Slightly encumbered by a short-lived cold, and inspired the slowly melting snow (not to worry: Mama Nature makes April fools out of us with fresh powder!) and bright blue skies, we decided to trek up the north coast to The Bridge on Friday afternoon. Starting out after lunch, we stopped by the Alden Marina on Torch Lake – one of our favorite places by any standard, but definitely more often visited when piles of snow prohibit other favorite stop-bys. Nary a breath of air disturbed the lake’s mirror surface.
We continued north, following Torch’s eastern edge. A light breeze gently riffled the surface, exposing Torch’s famous teals, and telling lies about its warmth. (It may look Carribean, but I assure you it is not.) We oohed and aahed the whole twenty miles, and decided to drop by another favorite spot on the north end of the lake.
Inching ever north, we drove through Charlevoix (Shar-le-voy for non-locals 🙂 ), and then on toward Petoskey. Whereas the ice shelf has mostly dissipated in our neck of the woods, it’s still quite extensive on the Little Traverse Bay.
Once in Petoskey, we stopped by Roast and Toast – the first of two visits that day – for some fuel a la coconut almond mocha, before finishing out our northerly sojourn. I had initially hoped to find some shards of ice along the shore, guarding expanses of Arctic blue, but views further south had already quashed that notion. Instead, we were rewarded with giant piles of snow-ice, surely the result of the Coast Guard’s ice breaker cruising and clearing the Straits.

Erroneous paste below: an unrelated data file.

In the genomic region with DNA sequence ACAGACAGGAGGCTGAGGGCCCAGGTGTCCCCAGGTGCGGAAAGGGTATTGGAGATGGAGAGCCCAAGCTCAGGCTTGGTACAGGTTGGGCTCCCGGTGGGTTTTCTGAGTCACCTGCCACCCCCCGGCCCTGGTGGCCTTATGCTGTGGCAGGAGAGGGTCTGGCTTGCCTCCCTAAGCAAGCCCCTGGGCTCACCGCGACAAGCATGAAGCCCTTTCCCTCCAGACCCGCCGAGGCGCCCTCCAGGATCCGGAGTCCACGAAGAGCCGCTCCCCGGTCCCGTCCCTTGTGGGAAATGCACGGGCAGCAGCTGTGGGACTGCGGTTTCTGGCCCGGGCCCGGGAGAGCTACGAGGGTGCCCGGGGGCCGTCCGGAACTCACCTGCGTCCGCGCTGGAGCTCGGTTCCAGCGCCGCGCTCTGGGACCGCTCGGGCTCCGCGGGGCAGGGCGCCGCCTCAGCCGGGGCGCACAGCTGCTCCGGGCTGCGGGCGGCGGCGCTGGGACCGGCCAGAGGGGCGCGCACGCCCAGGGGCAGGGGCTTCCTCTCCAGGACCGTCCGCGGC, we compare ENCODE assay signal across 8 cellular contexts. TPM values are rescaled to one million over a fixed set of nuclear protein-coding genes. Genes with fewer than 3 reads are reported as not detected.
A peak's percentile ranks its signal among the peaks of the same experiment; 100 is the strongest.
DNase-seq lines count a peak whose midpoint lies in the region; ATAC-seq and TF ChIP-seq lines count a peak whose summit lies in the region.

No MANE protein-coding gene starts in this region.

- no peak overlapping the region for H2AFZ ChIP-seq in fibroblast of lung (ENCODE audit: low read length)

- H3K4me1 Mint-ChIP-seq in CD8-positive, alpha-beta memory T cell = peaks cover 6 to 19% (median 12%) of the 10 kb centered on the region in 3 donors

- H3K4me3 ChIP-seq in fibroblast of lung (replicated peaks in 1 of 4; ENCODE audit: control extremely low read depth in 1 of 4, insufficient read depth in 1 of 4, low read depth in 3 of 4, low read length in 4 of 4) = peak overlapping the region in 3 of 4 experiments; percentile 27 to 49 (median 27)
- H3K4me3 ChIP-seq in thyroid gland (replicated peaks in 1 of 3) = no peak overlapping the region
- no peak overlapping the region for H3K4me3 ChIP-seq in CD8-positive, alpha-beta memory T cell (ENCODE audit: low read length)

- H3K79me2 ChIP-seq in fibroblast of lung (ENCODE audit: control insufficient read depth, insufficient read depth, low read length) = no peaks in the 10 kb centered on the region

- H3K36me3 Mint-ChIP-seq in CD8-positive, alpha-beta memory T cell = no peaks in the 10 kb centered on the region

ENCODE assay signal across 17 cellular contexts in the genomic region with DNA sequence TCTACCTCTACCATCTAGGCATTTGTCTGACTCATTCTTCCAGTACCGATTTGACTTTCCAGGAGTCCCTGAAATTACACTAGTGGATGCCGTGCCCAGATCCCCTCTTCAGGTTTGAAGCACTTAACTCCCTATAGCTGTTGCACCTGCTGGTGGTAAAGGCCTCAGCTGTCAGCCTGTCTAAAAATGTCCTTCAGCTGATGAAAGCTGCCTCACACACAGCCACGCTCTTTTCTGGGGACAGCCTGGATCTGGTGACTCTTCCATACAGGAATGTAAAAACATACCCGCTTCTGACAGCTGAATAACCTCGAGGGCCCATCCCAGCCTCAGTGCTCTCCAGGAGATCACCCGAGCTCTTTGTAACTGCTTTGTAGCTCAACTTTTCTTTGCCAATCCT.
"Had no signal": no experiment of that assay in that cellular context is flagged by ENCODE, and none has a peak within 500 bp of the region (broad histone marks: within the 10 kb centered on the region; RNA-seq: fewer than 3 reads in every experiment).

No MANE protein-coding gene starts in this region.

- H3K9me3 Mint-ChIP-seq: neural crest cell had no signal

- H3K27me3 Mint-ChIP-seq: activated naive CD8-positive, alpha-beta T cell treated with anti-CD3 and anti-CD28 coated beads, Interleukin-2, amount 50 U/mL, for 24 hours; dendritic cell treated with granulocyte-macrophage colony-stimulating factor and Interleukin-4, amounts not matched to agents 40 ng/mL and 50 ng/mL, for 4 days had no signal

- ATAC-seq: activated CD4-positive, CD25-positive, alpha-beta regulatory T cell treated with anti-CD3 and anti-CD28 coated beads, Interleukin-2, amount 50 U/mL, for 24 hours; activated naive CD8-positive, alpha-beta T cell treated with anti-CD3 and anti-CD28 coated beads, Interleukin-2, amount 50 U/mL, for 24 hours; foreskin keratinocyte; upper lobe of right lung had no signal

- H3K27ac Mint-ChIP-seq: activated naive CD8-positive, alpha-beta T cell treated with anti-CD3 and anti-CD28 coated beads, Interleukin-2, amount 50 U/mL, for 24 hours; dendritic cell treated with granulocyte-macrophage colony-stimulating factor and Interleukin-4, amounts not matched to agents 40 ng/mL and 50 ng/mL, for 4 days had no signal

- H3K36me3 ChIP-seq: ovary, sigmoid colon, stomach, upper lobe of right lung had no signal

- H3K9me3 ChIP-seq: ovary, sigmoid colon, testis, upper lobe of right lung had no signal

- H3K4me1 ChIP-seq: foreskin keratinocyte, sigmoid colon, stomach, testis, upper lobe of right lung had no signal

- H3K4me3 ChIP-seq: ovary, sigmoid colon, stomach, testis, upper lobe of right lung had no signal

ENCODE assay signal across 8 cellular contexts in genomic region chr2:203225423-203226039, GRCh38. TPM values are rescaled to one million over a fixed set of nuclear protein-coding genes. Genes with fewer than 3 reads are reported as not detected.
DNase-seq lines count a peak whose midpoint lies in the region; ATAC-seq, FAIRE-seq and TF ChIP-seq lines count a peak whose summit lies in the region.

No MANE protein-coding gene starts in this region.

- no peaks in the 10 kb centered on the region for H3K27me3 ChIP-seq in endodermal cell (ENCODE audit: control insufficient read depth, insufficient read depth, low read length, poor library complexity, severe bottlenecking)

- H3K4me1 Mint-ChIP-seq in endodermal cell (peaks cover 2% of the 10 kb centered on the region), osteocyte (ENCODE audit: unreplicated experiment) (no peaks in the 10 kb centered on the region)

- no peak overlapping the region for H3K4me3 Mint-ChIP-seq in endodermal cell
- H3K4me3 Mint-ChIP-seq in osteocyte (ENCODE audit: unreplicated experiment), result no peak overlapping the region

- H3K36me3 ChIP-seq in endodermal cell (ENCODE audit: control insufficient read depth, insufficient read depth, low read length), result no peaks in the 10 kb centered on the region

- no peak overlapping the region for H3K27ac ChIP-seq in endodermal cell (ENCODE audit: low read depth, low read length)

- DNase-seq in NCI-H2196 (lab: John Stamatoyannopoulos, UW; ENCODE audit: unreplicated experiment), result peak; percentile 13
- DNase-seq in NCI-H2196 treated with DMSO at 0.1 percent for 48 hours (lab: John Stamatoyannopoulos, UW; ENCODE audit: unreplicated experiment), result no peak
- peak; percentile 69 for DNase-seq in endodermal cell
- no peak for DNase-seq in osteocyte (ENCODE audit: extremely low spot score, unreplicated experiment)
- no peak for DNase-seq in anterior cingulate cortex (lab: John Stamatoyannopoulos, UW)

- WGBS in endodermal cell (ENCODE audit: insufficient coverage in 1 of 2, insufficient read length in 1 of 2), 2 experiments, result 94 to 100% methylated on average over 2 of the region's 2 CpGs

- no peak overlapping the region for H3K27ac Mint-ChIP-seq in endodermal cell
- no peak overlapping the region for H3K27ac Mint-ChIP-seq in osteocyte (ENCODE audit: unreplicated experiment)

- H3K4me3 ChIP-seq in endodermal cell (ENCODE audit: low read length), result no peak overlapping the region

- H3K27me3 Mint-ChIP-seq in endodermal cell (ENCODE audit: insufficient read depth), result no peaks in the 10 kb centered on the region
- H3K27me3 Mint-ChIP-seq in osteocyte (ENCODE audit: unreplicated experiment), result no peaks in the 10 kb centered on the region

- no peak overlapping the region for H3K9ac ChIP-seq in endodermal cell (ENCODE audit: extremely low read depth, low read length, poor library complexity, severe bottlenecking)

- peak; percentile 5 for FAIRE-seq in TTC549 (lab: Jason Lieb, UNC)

Though we traipsed across an icy beach, the sun had warmed the air into the balmy low 40’s (5C), and I was quite cozy sans jacket (note the presence of scarf, hat and gloves…). We hung around for a while, immersed in the magic that is a boat crossing through what appears to be solid ice.
Satiated with Mackinac Bridge beauty, but stomach-ly empty, we angled back south, stopping off again in Petoskey. This time we dropped by a new location of our absolute favorite restaurant in the area before again getting coffee. (To be clear: I got coffee on stop one, Tony on stop two.) Loaded with enough caffeine to complete the round-trip outing, we headed home, back the way we came. A few miles south of Charlevoix, we drove under a low-soaring bald eagle, and then mashed the brakes as a couple of deer attempted suicide by Q5.
With the day’s clear skies, I had expected a bright, but not spectacular sunset…and for the second time
ever that day, I was wrong. Before we had found an appropriate place to park the car (deep snow everywhere), I jetted out my door, camera in hand. I made it down the steps to the beach just as the sun began to sink below the horizon.
And as if all that weren’t enough adventure for the day, as we stood on the steps overlooking the burnished waters below, a single fox poked its head above the nearest sand hillock. It was too far away for a photo, especially in the waning light, so we simply stood watching it watch us. Finally deciding we were too shady for friendship, the fox darted off down the beach, to the great comfort of the clamoring ducks on the water. (Which really seems like a terrible survival strategy for two ducks, but what do I know? I can’t even tell when spring’s coming!)